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Disaffection hangs heavy in the valleys

Disaffection is on the increase among young school-leavers in the deprived Welsh valleys in the decade after pit closures, new research shows.

An in-depth study carried out in Mid Glamorgan reveals up to a quarter of all 16 and 17-year-olds slipped through the education, training and employment net in the past two years.

The region, enduring high unemployment and widespread disadvantage following the pit closures of the 1980s, is the disaffection blackspot of the principality according to the research, commissioned by Mid Glamorgan Training and Enterprise Council. It is also home to the highest proportion of youngsters leaving education with no academic qualifications at all.

The research will add to already substantial concern nationally over growing numbers of young people falling by the wayside. Once out of compulsory education, they prove extremely hard to reach if they neither seek work nor enrol on training schemes.

The Welsh study, carried out by David Istance of the University of Wales, Swansea and Dr Howard Williamson of the University of Wales, Cardiff, maps the progress over two years of a one-in-five sample of school leavers who dropped out of education or training.

The young adults concerned, dubbed "Status Zero" in the Welsh study, are found to have exam results even lower than their former schoolmates who are at least registered as looking for a job. Between a quarter and a third of the Status Zero young people have special training needs, usually because they have learning difficulties or problems with attitude or motivation.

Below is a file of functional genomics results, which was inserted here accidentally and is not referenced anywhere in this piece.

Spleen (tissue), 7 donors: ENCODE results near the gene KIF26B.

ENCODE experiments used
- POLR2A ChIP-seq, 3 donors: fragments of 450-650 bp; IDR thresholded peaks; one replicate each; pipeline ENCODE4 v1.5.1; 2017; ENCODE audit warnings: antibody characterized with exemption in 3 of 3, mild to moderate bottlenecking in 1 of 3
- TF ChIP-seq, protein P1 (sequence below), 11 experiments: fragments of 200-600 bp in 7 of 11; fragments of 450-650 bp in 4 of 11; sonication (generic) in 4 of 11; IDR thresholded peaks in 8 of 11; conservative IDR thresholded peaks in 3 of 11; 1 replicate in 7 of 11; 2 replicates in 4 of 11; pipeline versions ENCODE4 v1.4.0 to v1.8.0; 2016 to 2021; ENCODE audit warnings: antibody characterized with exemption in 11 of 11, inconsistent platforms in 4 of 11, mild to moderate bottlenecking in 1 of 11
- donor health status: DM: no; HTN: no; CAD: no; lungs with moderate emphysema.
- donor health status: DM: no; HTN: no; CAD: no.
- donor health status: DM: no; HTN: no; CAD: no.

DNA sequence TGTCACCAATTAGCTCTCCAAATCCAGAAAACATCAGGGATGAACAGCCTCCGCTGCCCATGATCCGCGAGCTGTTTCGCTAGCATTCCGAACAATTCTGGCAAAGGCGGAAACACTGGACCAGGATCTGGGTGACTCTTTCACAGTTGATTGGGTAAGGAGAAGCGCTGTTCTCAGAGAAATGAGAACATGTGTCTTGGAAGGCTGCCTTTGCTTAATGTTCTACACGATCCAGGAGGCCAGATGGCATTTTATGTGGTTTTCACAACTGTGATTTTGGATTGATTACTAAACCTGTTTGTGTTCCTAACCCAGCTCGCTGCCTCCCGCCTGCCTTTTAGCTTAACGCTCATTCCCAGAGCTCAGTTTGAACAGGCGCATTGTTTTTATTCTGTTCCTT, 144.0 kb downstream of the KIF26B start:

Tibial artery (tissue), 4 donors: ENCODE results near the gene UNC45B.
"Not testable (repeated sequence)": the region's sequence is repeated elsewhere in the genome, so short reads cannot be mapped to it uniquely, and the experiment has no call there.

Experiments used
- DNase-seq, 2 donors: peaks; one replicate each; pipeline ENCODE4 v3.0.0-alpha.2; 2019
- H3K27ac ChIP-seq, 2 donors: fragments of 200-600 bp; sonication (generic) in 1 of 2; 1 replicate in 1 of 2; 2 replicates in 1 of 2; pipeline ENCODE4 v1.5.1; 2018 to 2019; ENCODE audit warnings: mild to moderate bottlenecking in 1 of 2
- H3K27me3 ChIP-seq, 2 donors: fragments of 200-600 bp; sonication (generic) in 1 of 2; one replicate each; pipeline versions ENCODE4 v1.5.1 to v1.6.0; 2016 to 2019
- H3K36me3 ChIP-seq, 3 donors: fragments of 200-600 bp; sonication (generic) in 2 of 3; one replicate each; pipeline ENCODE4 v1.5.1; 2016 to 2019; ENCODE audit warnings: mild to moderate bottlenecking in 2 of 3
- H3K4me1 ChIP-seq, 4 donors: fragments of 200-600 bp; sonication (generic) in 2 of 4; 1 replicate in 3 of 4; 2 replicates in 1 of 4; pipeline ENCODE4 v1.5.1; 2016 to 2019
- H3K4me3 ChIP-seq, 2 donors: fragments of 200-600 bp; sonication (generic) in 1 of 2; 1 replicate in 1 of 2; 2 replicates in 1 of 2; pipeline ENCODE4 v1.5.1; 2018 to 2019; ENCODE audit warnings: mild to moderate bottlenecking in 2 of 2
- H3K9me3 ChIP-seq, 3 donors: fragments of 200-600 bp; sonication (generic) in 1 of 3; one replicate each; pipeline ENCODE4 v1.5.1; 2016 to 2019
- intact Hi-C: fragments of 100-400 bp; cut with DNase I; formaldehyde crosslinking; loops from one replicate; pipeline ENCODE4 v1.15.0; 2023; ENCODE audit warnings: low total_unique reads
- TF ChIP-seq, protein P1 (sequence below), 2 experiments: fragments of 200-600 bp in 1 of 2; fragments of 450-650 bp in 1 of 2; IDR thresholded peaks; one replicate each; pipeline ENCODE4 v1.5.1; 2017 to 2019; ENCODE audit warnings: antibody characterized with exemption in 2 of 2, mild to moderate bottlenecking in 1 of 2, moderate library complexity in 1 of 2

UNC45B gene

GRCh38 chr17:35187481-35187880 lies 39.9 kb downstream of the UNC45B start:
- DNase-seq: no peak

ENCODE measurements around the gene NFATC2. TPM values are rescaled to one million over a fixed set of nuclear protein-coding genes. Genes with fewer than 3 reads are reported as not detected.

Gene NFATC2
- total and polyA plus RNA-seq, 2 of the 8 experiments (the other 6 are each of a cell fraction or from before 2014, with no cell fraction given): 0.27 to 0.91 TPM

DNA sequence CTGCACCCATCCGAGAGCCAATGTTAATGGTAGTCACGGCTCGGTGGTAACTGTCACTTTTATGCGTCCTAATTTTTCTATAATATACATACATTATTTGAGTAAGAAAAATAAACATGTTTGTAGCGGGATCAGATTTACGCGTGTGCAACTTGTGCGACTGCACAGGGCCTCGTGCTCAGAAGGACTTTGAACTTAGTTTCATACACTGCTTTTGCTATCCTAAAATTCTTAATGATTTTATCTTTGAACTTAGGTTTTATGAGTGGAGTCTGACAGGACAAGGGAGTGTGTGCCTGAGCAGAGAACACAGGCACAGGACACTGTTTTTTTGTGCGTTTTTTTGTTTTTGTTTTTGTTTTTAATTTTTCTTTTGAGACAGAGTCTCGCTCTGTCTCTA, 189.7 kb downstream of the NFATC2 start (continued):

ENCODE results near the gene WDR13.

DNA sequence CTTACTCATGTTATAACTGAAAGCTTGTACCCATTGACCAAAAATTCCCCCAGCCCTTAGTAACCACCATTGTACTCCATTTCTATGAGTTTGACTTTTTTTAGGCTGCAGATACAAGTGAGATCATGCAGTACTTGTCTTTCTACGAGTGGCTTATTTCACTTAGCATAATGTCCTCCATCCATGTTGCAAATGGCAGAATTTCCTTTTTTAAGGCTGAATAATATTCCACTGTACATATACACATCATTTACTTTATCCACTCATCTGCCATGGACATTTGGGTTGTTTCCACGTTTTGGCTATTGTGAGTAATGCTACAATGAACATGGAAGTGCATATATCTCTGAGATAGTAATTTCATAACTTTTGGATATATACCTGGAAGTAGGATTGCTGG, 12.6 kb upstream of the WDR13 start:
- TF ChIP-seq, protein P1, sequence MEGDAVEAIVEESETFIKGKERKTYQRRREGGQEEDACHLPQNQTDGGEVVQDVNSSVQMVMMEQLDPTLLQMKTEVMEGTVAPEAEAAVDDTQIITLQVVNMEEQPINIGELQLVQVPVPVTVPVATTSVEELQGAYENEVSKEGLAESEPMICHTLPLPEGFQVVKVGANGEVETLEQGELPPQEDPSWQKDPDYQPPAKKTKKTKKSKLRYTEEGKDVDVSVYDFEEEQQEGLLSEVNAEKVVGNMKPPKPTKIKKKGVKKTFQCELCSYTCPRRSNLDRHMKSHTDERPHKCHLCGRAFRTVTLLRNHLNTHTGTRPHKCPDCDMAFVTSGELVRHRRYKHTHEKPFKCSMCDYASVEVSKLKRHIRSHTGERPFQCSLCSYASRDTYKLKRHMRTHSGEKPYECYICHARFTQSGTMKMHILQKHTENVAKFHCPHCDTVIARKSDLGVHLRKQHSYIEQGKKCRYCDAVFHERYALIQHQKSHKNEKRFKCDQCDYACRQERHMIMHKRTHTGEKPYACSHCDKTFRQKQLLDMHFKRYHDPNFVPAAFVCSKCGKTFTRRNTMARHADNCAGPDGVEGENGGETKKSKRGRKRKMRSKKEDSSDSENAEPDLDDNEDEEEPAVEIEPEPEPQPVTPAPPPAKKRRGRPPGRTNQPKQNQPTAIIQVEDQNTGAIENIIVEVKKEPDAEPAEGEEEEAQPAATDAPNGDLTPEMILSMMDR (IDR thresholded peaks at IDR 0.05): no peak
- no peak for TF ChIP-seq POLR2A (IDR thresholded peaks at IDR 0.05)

A series of in-depth interviews with 28 young drop outs revealed the vast majority had deeply negative attitudes to youth training, usually as a result of negative experiences.

Many had become rapidly disillusioned after "tasting" youth training, claiming it was of poor quality and offered little prospect of work. They felt training allowances - currently Pounds 29.50 for 16-year-olds and Pounds 35 for 17-year-olds - were far too low.

The young people interviewed wanted work, not training. However, they found that their age coupled with a lack of educational qualifications and work experience excluded them from the employment opportunities available.

All but four of those interviewed admitted to taking drugs to relieve boredom, and the majority were also involved in some form of criminal activity.

Dr Williamson, one of the researchers, said the situation was a legacy of the culture of Mid Glamorgan, where negative attitudes to education and training were endemic. But he acknowledged that a slippage in the value of training allowance in relation to average earnings sapped young people's motivation.

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